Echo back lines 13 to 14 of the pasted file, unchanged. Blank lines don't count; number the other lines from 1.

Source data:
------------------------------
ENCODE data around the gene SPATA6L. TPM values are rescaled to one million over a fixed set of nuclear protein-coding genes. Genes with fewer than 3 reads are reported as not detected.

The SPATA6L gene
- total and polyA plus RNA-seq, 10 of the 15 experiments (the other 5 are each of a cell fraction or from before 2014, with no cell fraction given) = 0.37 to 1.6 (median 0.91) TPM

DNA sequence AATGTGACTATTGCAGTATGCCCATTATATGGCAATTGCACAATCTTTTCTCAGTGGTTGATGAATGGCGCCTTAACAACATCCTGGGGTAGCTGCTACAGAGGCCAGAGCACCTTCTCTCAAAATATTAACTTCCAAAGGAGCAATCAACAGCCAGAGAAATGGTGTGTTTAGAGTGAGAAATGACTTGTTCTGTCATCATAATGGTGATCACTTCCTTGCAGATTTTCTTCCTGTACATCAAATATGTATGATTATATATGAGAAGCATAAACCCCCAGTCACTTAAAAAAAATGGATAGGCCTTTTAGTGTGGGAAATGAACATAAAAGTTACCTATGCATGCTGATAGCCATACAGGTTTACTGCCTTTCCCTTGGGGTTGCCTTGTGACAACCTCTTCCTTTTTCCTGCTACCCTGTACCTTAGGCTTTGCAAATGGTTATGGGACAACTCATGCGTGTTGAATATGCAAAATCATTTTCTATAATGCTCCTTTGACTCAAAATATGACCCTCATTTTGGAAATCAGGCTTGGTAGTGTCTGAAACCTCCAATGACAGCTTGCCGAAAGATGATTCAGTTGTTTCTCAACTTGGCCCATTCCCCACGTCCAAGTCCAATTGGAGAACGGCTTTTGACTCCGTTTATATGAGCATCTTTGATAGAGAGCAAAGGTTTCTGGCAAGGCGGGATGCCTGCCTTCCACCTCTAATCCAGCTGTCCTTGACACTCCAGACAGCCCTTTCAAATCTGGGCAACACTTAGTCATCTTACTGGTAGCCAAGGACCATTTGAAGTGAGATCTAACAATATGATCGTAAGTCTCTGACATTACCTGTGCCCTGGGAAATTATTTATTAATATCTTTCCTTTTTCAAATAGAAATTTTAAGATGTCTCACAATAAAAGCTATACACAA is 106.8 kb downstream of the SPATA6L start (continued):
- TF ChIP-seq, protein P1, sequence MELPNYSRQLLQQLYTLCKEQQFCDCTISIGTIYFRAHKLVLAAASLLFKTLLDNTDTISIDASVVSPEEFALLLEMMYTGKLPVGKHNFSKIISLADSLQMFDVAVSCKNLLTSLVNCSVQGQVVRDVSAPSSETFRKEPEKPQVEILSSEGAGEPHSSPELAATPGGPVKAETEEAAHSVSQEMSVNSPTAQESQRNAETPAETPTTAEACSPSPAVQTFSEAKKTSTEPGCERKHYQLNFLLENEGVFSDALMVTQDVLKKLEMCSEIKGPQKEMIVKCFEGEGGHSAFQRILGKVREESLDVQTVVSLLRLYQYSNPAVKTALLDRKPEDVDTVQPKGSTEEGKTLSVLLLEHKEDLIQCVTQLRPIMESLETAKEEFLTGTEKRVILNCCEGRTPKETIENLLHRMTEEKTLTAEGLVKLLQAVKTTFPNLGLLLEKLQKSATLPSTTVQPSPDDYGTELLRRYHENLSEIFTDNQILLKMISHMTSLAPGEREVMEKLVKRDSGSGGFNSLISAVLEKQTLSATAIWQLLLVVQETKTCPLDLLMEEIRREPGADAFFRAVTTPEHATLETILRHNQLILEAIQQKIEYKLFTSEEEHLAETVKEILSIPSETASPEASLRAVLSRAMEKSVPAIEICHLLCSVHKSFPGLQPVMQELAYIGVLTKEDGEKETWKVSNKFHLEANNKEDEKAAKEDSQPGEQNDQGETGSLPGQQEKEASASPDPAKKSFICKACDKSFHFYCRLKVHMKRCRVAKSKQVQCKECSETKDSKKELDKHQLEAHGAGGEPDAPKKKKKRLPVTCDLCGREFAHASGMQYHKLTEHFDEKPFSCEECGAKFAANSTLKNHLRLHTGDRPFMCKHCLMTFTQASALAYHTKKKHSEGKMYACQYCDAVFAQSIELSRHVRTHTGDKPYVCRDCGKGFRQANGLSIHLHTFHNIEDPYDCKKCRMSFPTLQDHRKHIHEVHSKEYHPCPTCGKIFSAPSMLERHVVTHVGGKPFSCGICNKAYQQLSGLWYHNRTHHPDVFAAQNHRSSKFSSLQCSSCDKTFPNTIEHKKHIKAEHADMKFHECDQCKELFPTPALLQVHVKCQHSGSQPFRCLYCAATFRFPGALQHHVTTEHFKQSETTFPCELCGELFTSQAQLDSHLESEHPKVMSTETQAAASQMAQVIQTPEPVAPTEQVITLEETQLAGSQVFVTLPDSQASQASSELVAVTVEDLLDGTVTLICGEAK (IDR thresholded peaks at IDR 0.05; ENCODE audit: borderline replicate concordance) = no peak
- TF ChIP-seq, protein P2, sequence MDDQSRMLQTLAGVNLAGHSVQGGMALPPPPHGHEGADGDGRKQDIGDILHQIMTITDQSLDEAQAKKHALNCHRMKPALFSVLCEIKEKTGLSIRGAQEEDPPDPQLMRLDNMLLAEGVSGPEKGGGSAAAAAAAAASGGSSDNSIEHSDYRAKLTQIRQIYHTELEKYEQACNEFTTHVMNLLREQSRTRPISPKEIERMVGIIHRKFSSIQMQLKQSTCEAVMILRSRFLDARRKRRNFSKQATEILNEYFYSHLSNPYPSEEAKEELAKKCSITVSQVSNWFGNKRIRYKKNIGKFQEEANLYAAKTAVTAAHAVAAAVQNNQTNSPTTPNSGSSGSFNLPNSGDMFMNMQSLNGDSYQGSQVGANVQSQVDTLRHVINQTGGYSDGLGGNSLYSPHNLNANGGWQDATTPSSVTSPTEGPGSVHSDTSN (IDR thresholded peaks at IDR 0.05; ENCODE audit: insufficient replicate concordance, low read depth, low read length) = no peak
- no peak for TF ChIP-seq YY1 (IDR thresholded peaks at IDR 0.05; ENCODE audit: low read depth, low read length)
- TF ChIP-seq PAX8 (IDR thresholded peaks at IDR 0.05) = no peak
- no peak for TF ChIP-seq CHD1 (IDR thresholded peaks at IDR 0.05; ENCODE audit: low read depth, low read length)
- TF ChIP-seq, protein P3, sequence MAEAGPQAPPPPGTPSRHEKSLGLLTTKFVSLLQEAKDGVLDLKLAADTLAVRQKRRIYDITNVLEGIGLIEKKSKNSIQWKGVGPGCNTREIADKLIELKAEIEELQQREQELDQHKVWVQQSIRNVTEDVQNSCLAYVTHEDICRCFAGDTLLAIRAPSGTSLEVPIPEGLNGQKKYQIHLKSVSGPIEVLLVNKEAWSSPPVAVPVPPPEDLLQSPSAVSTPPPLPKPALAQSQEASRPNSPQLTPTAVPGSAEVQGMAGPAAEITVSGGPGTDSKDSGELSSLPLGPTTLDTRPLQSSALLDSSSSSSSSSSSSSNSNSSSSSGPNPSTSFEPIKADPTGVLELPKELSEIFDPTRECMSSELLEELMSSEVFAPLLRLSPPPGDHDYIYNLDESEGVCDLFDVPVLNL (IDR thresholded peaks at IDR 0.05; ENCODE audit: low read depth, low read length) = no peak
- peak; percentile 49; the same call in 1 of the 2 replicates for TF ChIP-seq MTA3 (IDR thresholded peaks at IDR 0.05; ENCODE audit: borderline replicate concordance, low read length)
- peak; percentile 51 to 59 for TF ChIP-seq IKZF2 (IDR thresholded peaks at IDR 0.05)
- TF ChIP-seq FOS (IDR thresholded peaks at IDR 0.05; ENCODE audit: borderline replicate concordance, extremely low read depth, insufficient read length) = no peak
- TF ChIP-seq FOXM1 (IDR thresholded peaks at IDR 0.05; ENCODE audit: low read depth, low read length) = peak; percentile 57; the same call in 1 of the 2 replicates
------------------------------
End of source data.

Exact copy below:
- TF ChIP-seq FOS (IDR thresholded peaks at IDR 0.05; ENCODE audit: borderline replicate concordance, extremely low read depth, insufficient read length) = no peak
- TF ChIP-seq FOXM1 (IDR thresholded peaks at IDR 0.05; ENCODE audit: low read depth, low read length) = peak; percentile 57; the same call in 1 of the 2 replicates